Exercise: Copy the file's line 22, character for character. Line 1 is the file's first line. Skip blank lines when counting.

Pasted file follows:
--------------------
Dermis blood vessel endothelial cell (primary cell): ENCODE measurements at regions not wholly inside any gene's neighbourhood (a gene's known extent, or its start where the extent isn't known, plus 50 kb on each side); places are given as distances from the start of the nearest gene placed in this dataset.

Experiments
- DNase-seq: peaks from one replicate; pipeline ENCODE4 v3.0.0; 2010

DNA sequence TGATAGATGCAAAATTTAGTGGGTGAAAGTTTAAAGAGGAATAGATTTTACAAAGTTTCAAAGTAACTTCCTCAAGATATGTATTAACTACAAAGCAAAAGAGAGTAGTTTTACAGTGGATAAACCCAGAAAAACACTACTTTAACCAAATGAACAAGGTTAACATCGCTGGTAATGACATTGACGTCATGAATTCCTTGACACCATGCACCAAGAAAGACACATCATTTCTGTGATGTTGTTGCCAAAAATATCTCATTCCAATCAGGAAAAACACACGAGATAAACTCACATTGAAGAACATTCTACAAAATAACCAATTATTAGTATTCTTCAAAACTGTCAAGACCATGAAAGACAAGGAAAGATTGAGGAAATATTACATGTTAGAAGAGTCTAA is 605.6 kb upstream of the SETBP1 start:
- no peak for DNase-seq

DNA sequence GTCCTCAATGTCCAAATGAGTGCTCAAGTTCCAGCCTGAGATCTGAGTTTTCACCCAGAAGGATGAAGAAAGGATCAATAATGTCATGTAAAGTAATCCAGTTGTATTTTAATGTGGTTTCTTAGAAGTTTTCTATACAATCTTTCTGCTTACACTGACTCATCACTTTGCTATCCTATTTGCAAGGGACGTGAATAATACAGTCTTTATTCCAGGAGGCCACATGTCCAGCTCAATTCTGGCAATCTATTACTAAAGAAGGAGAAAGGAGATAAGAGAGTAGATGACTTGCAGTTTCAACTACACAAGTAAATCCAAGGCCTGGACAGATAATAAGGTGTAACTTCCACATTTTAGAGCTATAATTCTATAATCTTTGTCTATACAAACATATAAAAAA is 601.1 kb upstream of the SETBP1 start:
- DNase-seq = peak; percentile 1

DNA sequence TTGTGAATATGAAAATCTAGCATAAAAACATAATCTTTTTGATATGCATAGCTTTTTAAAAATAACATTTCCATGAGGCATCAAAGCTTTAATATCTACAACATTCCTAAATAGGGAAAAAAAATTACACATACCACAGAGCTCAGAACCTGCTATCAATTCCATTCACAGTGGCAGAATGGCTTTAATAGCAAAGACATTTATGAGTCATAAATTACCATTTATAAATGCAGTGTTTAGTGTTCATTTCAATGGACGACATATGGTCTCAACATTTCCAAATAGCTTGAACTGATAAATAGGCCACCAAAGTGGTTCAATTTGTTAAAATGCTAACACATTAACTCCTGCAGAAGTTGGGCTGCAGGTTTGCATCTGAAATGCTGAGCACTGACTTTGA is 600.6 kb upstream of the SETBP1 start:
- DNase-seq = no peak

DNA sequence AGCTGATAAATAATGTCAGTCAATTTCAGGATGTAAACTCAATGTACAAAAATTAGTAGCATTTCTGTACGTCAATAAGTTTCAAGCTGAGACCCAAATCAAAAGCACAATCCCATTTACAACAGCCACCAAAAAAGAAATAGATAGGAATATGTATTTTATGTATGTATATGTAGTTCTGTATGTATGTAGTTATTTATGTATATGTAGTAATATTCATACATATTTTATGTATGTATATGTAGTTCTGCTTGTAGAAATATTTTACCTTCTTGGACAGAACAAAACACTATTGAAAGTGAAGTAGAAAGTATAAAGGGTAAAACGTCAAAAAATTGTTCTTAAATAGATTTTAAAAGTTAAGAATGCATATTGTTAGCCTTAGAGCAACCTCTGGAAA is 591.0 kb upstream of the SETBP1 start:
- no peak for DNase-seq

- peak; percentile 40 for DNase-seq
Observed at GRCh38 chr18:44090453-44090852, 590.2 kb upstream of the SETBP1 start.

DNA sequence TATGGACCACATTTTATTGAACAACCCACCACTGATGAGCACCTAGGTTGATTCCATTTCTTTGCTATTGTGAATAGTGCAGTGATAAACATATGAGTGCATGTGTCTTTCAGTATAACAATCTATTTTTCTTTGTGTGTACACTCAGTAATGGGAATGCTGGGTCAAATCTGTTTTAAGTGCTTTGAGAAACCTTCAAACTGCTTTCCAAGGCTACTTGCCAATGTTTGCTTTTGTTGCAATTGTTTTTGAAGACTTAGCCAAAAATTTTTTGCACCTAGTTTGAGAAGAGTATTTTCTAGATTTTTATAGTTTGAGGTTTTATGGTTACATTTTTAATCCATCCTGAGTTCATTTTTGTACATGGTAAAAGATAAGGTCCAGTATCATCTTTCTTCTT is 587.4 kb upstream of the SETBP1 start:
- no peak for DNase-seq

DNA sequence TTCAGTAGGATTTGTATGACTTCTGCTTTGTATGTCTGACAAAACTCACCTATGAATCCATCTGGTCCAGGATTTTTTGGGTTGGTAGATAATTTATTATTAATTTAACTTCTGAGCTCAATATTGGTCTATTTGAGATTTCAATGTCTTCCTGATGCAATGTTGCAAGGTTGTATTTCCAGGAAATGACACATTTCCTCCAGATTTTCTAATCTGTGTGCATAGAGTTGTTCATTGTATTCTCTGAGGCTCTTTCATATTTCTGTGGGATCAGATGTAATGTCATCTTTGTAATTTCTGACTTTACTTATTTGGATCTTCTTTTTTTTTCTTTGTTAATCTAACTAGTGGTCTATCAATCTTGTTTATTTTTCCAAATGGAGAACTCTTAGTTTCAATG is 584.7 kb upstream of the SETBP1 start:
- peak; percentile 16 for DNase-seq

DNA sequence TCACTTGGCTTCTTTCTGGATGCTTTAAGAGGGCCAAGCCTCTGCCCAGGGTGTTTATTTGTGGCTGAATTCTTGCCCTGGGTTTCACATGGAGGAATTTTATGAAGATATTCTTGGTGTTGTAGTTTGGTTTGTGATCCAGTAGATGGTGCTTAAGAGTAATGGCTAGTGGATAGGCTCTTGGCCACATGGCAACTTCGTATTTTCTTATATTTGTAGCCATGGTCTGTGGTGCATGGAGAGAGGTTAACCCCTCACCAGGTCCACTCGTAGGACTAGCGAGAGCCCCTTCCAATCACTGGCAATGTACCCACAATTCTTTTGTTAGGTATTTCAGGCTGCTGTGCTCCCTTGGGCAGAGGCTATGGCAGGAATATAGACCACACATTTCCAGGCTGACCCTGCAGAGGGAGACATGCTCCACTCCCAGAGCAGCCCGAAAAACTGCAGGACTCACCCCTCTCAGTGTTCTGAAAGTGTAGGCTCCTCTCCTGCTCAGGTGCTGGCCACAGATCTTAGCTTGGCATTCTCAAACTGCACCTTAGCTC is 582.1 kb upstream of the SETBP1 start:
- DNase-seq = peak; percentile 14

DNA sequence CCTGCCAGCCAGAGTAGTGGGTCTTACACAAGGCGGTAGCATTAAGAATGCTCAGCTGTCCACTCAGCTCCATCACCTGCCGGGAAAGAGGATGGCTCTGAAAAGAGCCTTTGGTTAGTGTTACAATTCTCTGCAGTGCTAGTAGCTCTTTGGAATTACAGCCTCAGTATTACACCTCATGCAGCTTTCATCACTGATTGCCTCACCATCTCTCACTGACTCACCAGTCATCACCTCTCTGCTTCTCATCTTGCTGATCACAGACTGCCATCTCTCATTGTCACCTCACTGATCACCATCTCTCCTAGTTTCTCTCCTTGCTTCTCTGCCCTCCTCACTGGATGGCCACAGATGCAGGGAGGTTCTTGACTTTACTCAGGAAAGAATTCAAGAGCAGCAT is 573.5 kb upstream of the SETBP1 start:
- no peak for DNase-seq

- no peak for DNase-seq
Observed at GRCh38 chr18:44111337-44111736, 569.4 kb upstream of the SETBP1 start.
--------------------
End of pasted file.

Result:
- no peak for DNase-seq